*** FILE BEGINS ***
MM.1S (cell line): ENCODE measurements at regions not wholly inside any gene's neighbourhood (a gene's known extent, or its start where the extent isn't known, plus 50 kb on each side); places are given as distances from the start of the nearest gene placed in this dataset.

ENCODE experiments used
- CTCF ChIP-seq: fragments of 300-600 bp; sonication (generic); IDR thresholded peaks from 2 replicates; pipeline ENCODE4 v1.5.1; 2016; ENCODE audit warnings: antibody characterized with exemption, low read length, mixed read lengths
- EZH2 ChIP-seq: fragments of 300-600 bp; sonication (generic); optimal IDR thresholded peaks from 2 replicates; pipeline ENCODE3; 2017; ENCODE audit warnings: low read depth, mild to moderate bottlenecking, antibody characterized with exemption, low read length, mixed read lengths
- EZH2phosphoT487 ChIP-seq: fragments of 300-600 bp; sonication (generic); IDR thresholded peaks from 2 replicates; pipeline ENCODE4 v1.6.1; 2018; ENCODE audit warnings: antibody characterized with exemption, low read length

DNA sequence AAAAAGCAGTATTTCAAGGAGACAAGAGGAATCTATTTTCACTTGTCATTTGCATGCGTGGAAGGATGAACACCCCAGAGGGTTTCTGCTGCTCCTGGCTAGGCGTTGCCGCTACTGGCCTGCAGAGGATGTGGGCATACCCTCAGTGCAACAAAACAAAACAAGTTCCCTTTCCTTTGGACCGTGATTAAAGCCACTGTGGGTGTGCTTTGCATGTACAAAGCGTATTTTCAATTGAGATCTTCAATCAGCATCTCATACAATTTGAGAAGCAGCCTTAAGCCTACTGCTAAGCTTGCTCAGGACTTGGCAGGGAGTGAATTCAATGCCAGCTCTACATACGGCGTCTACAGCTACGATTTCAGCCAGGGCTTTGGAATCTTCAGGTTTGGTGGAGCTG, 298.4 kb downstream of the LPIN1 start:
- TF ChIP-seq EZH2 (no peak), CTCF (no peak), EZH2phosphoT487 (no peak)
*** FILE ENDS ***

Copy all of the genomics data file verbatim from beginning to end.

MM.1S (cell line): ENCODE measurements at regions not wholly inside any gene's neighbourhood (a gene's known extent, or its start where the extent isn't known, plus 50 kb on each side); places are given as distances from the start of the nearest gene placed in this dataset.

ENCODE experiments used
- CTCF ChIP-seq: fragments of 300-600 bp; sonication (generic); IDR thresholded peaks from 2 replicates; pipeline ENCODE4 v1.5.1; 2016; ENCODE audit warnings: antibody characterized with exemption, low read length, mixed read lengths
- EZH2 ChIP-seq: fragments of 300-600 bp; sonication (generic); optimal IDR thresholded peaks from 2 replicates; pipeline ENCODE3; 2017; ENCODE audit warnings: low read depth, mild to moderate bottlenecking, antibody characterized with exemption, low read length, mixed read lengths
- EZH2phosphoT487 ChIP-seq: fragments of 300-600 bp; sonication (generic); IDR thresholded peaks from 2 replicates; pipeline ENCODE4 v1.6.1; 2018; ENCODE audit warnings: antibody characterized with exemption, low read length

DNA sequence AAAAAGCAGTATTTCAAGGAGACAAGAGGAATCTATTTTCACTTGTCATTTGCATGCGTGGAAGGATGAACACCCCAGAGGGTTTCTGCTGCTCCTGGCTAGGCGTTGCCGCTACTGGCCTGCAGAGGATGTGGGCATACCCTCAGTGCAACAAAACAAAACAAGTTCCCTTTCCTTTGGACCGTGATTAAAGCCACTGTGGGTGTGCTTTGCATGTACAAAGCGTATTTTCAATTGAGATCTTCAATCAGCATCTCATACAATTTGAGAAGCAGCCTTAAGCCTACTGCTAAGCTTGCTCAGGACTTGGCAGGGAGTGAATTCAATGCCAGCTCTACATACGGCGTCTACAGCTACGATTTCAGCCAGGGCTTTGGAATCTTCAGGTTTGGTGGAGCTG, 298.4 kb downstream of the LPIN1 start:
- TF ChIP-seq EZH2 (no peak), CTCF (no peak), EZH2phosphoT487 (no peak)